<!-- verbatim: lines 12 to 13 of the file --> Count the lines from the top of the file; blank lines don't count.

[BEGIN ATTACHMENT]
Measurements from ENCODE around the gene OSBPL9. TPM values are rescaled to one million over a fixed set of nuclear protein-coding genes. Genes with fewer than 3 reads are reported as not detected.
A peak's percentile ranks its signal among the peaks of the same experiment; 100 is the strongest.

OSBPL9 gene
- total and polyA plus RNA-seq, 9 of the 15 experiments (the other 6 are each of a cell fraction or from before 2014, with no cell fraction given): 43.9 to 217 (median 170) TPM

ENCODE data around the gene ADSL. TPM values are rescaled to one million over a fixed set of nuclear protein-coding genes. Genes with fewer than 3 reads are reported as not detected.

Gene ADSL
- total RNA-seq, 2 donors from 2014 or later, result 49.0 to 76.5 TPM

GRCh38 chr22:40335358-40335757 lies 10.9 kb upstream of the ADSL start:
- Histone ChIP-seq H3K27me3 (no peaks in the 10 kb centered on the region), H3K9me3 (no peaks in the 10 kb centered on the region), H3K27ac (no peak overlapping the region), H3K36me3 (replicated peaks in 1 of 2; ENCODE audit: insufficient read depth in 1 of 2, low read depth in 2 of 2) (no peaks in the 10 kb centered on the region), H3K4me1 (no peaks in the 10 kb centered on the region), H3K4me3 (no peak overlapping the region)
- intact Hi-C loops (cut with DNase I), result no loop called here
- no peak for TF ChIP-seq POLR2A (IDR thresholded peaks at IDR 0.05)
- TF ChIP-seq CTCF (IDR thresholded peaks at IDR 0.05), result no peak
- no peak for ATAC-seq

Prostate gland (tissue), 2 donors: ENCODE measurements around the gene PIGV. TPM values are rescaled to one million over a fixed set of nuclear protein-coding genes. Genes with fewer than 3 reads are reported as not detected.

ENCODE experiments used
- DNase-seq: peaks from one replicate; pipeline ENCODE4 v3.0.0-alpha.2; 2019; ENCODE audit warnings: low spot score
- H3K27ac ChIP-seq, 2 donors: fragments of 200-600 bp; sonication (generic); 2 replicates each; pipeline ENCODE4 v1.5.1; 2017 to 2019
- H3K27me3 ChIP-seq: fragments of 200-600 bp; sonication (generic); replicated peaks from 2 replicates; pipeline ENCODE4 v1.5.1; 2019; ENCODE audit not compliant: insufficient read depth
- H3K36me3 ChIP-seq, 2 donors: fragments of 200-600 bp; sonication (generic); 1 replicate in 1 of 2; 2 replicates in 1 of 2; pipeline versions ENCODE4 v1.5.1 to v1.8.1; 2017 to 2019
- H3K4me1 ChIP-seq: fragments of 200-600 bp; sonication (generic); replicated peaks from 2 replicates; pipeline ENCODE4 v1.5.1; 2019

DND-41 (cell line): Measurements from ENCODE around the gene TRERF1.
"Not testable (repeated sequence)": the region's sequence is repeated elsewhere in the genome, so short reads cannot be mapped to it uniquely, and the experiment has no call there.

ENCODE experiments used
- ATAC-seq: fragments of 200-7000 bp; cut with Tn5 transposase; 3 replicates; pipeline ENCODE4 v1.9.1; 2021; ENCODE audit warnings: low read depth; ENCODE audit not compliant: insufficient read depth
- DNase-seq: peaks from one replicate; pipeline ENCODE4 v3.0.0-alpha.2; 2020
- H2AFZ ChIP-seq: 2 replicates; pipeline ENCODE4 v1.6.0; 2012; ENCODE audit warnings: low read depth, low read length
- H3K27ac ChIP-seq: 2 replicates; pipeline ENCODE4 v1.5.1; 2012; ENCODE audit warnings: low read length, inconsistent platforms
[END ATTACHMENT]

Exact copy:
- TF ChIP-seq CTCF (IDR thresholded peaks at IDR 0.05), result no peak
- no peak for ATAC-seq